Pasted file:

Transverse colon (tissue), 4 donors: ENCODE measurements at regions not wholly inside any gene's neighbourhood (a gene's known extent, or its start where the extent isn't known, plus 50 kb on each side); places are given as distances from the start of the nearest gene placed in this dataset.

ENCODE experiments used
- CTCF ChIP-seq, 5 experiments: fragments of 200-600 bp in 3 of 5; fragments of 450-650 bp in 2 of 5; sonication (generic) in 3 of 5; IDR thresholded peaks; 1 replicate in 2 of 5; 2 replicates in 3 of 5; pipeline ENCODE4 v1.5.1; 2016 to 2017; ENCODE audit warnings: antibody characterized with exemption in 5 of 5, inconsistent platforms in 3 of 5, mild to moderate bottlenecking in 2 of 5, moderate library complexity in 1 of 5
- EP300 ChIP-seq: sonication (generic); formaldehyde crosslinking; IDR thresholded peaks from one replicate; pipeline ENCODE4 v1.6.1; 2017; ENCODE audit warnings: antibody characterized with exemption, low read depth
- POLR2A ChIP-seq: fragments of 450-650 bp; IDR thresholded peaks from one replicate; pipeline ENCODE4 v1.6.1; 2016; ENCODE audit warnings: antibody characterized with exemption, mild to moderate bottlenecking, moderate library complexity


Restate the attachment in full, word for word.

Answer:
Transverse colon (tissue), 4 donors: ENCODE measurements at regions not wholly inside any gene's neighbourhood (a gene's known extent, or its start where the extent isn't known, plus 50 kb on each side); places are given as distances from the start of the nearest gene placed in this dataset.

ENCODE experiments used
- CTCF ChIP-seq, 5 experiments: fragments of 200-600 bp in 3 of 5; fragments of 450-650 bp in 2 of 5; sonication (generic) in 3 of 5; IDR thresholded peaks; 1 replicate in 2 of 5; 2 replicates in 3 of 5; pipeline ENCODE4 v1.5.1; 2016 to 2017; ENCODE audit warnings: antibody characterized with exemption in 5 of 5, inconsistent platforms in 3 of 5, mild to moderate bottlenecking in 2 of 5, moderate library complexity in 1 of 5
- EP300 ChIP-seq: sonication (generic); formaldehyde crosslinking; IDR thresholded peaks from one replicate; pipeline ENCODE4 v1.6.1; 2017; ENCODE audit warnings: antibody characterized with exemption, low read depth
- POLR2A ChIP-seq: fragments of 450-650 bp; IDR thresholded peaks from one replicate; pipeline ENCODE4 v1.6.1; 2016; ENCODE audit warnings: antibody characterized with exemption, mild to moderate bottlenecking, moderate library complexity